Botswana - Labor

The vast majority of the estimated labor force of about one million in 1998 was engaged in stock raising and subsistence agriculture. In 2000, there were 264,000 people in formal sector employment. In 2001, an estimated 40% of the working population was unemployed.

There are well-developed unions in mining, railways, banking, and among blue-collar government workers, all members of the Botswana Federation of Trade Unions. An employment act controls employment contracts, work by women and children, wage guarantees, conditions of work, and paid holidays. The law severely restricts the right to strike. There was a government-set minimum wage of $3.15 per day in 2002. This is well below the amount required to support even a single person, but most earn in excess of the minimum wage. There is a maximum 48-hour workweek and there are minimum safety and health standards but due to lack of resources they are not regularly enforced.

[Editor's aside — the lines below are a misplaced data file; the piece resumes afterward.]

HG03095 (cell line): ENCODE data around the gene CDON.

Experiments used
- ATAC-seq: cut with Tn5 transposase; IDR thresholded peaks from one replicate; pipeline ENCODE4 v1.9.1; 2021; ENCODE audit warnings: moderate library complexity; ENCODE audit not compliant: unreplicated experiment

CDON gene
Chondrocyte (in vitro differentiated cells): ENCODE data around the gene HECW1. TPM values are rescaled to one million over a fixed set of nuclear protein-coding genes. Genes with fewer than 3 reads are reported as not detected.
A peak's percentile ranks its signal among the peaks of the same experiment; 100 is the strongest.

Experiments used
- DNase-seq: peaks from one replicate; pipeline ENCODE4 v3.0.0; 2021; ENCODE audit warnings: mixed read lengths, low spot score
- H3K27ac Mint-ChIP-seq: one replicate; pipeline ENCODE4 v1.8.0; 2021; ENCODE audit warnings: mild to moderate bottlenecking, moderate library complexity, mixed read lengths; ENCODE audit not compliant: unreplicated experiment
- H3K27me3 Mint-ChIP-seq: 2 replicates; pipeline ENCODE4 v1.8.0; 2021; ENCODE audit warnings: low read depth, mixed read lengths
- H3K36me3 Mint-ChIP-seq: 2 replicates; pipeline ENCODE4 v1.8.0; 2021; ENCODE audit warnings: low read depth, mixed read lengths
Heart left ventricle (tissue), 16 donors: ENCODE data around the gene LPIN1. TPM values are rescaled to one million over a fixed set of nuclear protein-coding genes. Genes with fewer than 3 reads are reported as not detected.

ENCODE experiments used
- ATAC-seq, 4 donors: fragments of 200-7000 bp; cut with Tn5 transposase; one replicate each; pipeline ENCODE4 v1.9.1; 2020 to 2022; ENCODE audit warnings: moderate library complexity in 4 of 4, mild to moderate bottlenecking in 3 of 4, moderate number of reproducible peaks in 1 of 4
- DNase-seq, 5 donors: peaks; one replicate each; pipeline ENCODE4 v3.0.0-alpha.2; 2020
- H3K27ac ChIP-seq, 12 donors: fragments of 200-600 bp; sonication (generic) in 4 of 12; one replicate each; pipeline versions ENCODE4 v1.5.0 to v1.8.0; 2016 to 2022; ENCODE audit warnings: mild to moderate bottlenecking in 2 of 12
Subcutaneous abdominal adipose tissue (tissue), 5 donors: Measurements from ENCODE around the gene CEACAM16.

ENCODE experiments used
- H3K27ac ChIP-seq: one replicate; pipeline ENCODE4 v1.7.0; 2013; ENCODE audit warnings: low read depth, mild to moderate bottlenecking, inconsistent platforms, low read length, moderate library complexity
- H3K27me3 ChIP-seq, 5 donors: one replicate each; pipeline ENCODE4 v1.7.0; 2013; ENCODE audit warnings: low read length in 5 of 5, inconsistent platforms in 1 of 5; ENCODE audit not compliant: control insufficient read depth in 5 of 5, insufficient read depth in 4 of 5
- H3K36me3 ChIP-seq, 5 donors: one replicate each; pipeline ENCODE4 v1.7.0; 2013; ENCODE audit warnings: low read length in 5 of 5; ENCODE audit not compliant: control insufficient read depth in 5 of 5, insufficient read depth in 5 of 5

Also read article about Botswana from Wikipedia

User Contributions:

Comment about this article, ask questions, or add new information about this topic: